For some reason, I had the idea that retirement age is 65, so I just assumed that is when I would retire.
Over the years, my wife and I have lived pretty much debt-free and have therefore been able to contribute the maximums to our 401k plans.
I really don't know much about stocks and that sort of thing, and am really not particularly interested.
Instead of all the slick, fast talk about investing that we often hear, all I know is to spend less than I earn, and this has probably served us much better than all the financial schemes folks engage in.
The company I worked for at my last full time position, had their main office on the east coast, and that is where all the administration tasks were handled.
I received an email one day from the main office, saying that my 401k consisted of very "aggressive" funds, and that I should move them into more conservative funds. I didn't know what all that meant, but agreed to allow the administrator to do that on my behalf.
I asked if there was a local financial adviser who could handle this task for my rollover funds, and it turned out there is. My wife and I went to see that person. To make a long story short, at 60, the financial adviser asked why we were still working.
So, we decided to retire right then. I won't go further into the details surrounding our financial decisions because these are so different for each person, but I think the other aspects of adjusting to retirement might be more interesting.
My wife and I had long prepared for retirement by identifying the hobbies we each enjoyed and making sure that during our working lives, we acquired what we would need in retirement for these. We decided that we were no longer interested in travel because we had both done so much of it during our younger years and had both already seen much of the world as a result.
There were two major adjustments that I found I had to contend with in adjusting for retirement, once I actually arrived at that point.
The first is that, having been raised with a strong work ethic and having my identity in working for so many years, it was a surprise that it was difficult to let go of that. I felt guilty in not having to do anything.
The second is that, despite having carefully worked out our budget with our financial adviser, we didn't account for the fact that, when working and having that regular income and associated disposable income, we tended to spend money in little bits here and there, that added up during the course of the month. There was more of an adjustment in our spending habits than we realized, even though we had always lived debt free.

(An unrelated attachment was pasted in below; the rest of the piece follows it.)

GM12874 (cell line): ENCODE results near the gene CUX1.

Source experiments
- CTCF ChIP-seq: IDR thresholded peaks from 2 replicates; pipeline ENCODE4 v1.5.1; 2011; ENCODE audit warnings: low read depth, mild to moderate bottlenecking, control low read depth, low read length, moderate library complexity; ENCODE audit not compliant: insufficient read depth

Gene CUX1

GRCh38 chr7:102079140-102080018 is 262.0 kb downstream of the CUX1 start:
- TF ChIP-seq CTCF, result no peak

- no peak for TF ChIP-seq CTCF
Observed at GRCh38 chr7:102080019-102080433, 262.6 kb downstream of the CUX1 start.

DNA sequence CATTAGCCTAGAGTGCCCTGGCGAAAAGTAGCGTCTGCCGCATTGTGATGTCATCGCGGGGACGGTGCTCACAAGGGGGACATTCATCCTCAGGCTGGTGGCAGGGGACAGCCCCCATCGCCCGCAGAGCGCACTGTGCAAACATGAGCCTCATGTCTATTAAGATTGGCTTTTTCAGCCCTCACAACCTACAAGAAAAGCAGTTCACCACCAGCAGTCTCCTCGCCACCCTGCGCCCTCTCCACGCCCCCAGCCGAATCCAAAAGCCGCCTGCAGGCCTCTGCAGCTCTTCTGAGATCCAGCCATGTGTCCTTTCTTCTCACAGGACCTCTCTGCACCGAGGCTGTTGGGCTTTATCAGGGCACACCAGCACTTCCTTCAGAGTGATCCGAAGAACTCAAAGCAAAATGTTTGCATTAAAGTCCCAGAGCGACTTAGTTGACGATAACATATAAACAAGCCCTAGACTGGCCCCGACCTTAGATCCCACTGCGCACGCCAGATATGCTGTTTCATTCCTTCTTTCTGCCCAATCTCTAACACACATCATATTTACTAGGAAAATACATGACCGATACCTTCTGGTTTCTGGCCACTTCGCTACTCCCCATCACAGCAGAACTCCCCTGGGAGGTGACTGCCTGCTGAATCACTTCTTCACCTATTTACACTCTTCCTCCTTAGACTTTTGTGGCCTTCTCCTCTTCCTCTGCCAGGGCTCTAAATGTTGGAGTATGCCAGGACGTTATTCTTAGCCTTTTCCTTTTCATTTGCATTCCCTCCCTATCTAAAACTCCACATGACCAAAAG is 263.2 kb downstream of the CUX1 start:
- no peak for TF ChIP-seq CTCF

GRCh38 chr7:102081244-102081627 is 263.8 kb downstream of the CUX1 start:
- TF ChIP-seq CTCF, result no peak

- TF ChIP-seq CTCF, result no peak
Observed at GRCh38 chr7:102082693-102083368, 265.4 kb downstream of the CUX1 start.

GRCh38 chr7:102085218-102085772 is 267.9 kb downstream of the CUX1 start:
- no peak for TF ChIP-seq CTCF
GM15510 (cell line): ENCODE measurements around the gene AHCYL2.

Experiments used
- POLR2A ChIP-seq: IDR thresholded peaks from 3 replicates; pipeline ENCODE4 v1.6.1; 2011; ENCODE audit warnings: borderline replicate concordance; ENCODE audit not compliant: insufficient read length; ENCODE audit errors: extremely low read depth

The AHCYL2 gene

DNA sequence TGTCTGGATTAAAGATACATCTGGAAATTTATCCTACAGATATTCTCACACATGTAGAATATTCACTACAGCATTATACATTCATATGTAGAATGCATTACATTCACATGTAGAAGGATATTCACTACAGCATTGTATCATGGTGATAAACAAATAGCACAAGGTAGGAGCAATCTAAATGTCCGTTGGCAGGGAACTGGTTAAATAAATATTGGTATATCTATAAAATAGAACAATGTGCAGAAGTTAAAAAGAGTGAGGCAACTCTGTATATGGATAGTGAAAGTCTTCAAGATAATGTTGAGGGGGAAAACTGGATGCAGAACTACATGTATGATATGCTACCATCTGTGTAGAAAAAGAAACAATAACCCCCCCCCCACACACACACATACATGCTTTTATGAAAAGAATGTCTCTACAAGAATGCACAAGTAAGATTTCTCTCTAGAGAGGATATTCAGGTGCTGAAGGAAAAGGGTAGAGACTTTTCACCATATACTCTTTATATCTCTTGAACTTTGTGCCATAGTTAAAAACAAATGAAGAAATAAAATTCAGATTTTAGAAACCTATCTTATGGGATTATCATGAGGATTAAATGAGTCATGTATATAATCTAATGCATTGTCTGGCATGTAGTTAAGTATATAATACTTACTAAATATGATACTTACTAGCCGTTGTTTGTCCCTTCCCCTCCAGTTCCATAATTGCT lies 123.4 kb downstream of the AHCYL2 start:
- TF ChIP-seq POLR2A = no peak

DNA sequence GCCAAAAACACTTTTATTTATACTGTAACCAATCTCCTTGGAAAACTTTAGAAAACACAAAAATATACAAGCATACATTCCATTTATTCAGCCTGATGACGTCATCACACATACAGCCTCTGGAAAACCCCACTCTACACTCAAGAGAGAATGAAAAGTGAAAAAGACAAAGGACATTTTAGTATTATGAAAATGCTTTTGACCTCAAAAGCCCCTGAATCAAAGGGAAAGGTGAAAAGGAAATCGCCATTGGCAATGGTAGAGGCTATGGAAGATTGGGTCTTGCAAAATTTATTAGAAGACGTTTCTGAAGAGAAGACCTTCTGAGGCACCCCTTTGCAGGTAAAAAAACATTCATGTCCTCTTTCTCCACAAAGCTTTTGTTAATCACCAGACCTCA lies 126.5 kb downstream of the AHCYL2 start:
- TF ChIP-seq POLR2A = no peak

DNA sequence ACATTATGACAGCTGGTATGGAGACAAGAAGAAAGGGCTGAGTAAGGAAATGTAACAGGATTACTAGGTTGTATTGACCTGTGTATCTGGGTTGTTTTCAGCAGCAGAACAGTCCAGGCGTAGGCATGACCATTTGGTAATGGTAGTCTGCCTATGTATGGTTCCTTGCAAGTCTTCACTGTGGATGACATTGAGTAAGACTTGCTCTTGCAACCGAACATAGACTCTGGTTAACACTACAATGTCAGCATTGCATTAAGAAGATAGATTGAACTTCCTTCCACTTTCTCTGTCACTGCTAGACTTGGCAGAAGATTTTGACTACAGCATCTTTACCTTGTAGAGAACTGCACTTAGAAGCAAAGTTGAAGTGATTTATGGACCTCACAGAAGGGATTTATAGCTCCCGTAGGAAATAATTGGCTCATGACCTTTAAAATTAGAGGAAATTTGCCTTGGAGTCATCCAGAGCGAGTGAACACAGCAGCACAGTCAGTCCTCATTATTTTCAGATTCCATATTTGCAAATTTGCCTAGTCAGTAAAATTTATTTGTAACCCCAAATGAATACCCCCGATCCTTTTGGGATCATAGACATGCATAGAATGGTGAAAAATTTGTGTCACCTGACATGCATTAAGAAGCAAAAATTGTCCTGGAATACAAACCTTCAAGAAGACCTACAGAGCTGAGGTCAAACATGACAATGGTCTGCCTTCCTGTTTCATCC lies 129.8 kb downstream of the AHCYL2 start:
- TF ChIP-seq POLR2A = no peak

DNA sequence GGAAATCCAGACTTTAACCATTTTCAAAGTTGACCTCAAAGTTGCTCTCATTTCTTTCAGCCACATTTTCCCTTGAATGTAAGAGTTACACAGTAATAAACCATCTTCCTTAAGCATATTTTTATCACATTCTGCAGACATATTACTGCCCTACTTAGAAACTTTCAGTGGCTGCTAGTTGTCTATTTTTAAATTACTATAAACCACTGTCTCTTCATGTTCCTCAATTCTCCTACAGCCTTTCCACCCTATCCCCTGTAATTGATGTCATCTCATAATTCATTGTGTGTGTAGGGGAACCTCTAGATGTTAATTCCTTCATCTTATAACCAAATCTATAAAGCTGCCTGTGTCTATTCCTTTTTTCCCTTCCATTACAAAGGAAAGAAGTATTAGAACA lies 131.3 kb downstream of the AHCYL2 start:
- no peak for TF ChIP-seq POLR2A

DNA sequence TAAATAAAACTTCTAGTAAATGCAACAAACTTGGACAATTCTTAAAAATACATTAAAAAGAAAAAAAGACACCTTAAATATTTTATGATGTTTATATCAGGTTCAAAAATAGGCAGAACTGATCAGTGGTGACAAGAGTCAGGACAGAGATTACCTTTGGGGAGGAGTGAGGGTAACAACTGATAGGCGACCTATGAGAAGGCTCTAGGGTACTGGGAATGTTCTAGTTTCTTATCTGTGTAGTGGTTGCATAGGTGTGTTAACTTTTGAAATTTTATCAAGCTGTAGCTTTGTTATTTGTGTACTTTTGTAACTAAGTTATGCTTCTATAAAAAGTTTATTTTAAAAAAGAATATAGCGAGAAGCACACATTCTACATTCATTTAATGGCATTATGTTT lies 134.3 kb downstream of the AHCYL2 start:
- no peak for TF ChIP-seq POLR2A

It has been very fortunate that my work career has translated into a comfortable ongoing ability to get contract engineering work for 3 months a year, working 3 days a week, that pays very well. I don't need to start a business or work at Walmart as a greeter. This was a pleasant surprise, and I have been taking advantage of this turn of events every year.
My wife and I are both involved in volunteer work, teaching English as a second language through our local library system. There are many non-English speaking new immigrant people in our area who are most eager to learn our language and ways as Americans, contrary to popular media depictions of this group of folks. Many of the people we work with are women whose role is staying home and raising the family. When their kids are old enough to go to school, these women then have the time to learn English and begin their exposure to American life.
My wife's hobbies are quilting and reading. She has a very nice sewing/embroidery machine, and a seemingly endless supply of fabric. She has made quilts that hang in the local fire department, her church, and she is part of a volunteer group that makes blankets for premature babies and other items as needed.
My primary hobby is music. I have been teaching myself to play piano on and off, and have played guitar for many years, even professionally many years ago. Rather than rock as many might assume, I play solo instrumental jazz guitar and also solo acoustic instrumental guitar. There is a lifetime of exploration to be had in these areas.
We have both adjusted to retirement and have a nice pace of life going on. I am starting a 3 month contract for this year, next week. 3 days a week is a comfortable pace, and the extra income provides a nice buffer for unexpected expenses so we don't draw down our savings too soon.
Also, working a short term contract helps to keep structure in my life. When we first retire, we are looking at time as if standing on the beach looking out at the ocean. What will we do with all that time? We can end up just wasting away, or we can engage in the many interesting things going on in our respective areas and stay alive mentally and physically. It is our choice.